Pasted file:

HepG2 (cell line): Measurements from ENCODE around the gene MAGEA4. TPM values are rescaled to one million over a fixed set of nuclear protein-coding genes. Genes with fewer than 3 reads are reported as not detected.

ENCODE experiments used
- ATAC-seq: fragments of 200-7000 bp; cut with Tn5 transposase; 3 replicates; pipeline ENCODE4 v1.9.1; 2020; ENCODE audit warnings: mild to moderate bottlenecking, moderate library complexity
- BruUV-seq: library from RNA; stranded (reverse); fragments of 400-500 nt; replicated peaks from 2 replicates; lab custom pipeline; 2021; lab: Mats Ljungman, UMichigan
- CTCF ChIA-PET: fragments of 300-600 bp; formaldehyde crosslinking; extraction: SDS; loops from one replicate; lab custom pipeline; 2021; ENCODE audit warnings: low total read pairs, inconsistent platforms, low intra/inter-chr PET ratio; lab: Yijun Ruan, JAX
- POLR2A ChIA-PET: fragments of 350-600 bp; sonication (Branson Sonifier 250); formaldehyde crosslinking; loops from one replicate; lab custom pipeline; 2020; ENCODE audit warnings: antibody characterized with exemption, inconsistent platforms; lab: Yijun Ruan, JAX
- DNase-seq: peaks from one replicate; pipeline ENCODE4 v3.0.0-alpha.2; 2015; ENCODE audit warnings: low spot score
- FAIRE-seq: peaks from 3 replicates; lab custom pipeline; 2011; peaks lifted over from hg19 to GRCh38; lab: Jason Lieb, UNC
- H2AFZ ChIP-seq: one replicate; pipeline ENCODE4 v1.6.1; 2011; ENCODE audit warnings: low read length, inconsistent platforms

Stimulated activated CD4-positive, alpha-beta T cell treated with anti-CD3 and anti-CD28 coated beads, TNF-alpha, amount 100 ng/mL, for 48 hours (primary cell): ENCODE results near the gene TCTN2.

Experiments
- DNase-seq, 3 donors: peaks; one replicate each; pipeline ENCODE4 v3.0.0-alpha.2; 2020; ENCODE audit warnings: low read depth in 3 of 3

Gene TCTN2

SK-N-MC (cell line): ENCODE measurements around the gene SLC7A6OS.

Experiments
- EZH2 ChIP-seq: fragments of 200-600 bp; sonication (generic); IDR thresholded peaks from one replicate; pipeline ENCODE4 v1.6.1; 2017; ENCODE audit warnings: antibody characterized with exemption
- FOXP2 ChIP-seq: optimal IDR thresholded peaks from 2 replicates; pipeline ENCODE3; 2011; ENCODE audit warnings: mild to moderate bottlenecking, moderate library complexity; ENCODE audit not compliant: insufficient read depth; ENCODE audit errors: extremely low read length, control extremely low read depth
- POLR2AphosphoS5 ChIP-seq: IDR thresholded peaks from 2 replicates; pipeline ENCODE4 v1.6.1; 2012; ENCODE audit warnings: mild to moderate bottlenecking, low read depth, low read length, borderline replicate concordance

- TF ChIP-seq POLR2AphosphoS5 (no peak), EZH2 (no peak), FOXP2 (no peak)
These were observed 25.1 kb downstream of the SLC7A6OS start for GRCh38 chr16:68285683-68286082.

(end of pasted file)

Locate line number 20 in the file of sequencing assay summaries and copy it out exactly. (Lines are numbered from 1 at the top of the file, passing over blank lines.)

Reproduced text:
These were observed 25.1 kb downstream of the SLC7A6OS start for GRCh38 chr16:68285683-68286082.